Tuesday, July 19, 2016

NWTE – "Hunt for the Wilderpeople" and "The Invitation"

In which the Author briefly and half-heartedly recommends two “I Heart Indie” movies that have nothing in common and that almost nobody saw.

Not Worth The Effort was conceived in early Fall of 2015 with the aim of succinctly documenting and summarizing movies (and possibly other media) that simply aren’t worth the effort of a full review. This month’s issue is dedicated to Ghostbusters (2016), which is so far by far the most astonishing movie of the year and which proves to misogynist haters beyond a shadow of a doubt that women can be as witty and hilarious as Azis Ansari, Louis C.K., Adam Sandler, and Anderson Cooper.

Wishing For Wilder People

About ten minutes into Hunt for the Wilderpeople, I realized that I had stumbled into what could accurately be described as a grandma movie – that being a completely toothless, affable, and frivolous comedy with emphases on filial-paternal dynamics, enjoying the outdoors, and learning to live life to the fullest. The only people who could stand to be mildly offended by a movie like this are governmental child care workers, and chances are that anyone who works in the government is already busy being offended by a litany of other travesties, like the heartbreaking new video of Alton Stirling dancing with Derek Hough. The internet seems to tell me that the movie takes a lot of pot shots at Australian or New Zealand groups, but if it did, then these shots must have flown straight over my American head, and I’m not about to go read up on Australian demographics so I can understand the freaking Hunt for the Wilderpeople. Regardless, such desperate allegations, most likely formed by people scrounging for some way to rationalize the $10 they’d just spent, are simply obfuscating the reality that this is one of the least offensive films released since Deadpool. It’s a fun and family-oriented film which almost nobody could dislike but which any seasoned movie viewer would struggle to truly love.

"A film which almost nobody could dislike..." ~ The Author before he saw the Tomatometer

It’s a film in which the main character is introduced wearing a 2Pac jacket and names his dog after the rapper but which features nary a reference or montage to any of his songs, maybe because they couldn’t get the money for one, maybe because the director correctly assumed the vast majority of 2Pac fans would have no interest in such a White People Movie, or maybe because he figured that playing a profanity-ridden 2Pac song would scare away the grandparents who thought they’d gone to see a cute, endearing movie about a nice boy and his uncle going camping in the woods. Maybe there’s a deleted scene out there somewhere that’ll make its way, without the musical backing, onto the DVD, or maybe the fact that Ricky Baker looks up to 2Pac as a role model is kind of superfluous and adds nothing to the movie aside from reinforcing that he’s a petulant and destructive problem child, something we were already meant to gather from the montage of him breaking things, kicking things, and loitering.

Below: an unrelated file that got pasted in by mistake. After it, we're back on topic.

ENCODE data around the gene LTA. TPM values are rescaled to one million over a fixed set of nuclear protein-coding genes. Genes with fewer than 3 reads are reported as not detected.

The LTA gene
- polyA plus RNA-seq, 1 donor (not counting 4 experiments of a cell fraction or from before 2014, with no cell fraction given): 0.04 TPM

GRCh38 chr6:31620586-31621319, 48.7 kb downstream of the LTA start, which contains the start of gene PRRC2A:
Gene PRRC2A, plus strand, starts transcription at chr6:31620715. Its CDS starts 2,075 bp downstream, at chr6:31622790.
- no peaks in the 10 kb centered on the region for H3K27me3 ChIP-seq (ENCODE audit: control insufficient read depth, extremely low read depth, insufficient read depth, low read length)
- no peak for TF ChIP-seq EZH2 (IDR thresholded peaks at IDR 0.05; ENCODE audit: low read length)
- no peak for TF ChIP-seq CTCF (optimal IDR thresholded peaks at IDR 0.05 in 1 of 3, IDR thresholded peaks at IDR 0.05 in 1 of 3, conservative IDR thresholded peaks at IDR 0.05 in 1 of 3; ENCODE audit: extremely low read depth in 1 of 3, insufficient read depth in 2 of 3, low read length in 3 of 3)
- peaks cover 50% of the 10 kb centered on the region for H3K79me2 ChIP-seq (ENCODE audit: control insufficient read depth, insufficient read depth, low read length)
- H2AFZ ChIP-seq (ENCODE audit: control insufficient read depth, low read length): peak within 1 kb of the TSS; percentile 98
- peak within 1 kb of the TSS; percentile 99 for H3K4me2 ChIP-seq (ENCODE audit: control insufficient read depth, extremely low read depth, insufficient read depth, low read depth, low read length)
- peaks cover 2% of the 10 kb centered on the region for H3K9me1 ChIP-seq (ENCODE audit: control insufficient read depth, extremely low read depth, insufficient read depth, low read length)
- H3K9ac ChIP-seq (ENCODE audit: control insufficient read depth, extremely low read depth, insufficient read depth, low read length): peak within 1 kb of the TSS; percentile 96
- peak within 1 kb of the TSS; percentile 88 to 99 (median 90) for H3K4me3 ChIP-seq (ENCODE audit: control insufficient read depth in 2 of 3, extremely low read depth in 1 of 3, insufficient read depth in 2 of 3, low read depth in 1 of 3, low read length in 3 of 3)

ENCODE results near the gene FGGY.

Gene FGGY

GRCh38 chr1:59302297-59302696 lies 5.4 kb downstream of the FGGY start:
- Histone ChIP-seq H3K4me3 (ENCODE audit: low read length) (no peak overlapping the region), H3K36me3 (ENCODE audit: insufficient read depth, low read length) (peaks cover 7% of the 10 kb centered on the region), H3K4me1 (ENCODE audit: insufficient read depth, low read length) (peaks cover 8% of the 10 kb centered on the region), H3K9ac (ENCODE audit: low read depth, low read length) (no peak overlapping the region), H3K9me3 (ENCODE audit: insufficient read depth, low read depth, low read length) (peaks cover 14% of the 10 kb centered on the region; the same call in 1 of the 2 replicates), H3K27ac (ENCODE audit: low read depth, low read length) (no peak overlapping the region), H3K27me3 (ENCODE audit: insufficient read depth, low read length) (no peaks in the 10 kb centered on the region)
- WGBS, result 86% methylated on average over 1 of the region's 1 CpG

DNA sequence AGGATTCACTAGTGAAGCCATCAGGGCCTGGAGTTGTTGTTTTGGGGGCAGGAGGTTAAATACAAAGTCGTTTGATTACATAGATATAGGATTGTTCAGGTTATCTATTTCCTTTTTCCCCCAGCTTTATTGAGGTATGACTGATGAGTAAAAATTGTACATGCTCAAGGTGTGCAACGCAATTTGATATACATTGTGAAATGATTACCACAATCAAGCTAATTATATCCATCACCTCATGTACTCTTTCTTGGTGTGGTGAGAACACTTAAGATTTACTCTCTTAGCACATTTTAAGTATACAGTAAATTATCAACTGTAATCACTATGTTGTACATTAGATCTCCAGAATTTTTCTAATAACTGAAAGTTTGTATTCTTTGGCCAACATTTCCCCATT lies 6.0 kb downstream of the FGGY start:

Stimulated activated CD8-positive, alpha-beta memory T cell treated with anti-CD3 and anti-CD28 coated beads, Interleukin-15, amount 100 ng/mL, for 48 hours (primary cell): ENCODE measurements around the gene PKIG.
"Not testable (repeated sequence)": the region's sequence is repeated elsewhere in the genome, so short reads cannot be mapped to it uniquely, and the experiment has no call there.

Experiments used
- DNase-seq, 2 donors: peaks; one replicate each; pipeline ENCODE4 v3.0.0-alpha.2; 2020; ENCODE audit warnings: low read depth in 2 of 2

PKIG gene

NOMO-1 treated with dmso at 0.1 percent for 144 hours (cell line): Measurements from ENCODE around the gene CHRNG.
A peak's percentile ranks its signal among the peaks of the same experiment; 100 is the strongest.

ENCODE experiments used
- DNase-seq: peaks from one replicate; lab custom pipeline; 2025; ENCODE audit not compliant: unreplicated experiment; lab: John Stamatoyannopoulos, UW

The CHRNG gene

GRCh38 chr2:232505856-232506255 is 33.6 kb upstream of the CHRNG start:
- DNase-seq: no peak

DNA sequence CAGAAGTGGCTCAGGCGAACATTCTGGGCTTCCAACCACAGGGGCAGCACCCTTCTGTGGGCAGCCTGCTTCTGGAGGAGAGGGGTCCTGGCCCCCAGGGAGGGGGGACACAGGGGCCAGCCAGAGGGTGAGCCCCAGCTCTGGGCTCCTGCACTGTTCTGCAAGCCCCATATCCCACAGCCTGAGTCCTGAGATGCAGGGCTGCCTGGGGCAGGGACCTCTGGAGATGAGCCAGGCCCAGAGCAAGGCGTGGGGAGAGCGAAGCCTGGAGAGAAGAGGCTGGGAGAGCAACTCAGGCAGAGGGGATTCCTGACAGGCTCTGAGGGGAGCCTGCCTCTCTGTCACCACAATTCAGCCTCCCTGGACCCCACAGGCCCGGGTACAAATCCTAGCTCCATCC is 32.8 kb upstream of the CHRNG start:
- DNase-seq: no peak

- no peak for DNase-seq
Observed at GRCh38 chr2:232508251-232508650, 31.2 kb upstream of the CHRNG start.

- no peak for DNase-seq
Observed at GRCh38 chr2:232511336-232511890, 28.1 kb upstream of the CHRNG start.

And if you thought that Swiss Army Man had a lot of montages, then rest assured that Wilderpeople will not disappoint on that front. Survival and newsreel montages are just one of many clichés that Taika Waititi, who once made a decidedly non-cliched vampire documentary, whips out throughout this smaller-scale Lord of the Rings. Others include:
* Like meter on a social media photo zipping up really fast to indicate significance to modern, tech-dependent viewer 
* A character talking nonchalantly about one thing in a vague enough manner that strangers think he’s talking about something completely inappropriate and sexual 
* Well-meaning but misguided government trying to take the kid away 
* Character at the beginning of the movie: “Don’t call me Uncle.” Character at the end of the movie: “I guess you can call me Uncle.” 
* “What did you just call me? Call me that one more time!” 
* Terminator references 
* Hungry person imagining an animal is a giant hamburger  
* Character who thinks he’s taking a long and arduous journey is rudely awakened by someone to learn he hasn’t traveled more than 200 yards
* Practical trick exercised at beginning of movie (haiku) brought back at end for emotional impact and symmetry
* Beautiful, luminously backlit girl shakes hair in slow-motion as main character realizes he’s falling hopelessly in love (OK, I admit I laughed at this part, and they did it twice in case you missed it the first time)

Much though I would love to exhort these Files’ readers to go support indie cinema and “movies that are different”, to do so in regards to Wilderpeople would be completely disingenuous, as this is nothing more than another slant on the now formulated tale of a talkative kid warming the heart of a grumpy older guy and showing him he doesn’t have to be alone. What’s more disappointing is that this variation on the tale adds the loss of an amiable wife and mother figure, but after Auntie passes away, we never really see the boy or Sam Neill grieving her absence. Would dedicating more time to her and what she meant to both main characters have made this a more sentimental, manipulative movie? Probably. Would it have made the film more engaging and consequential? Yes.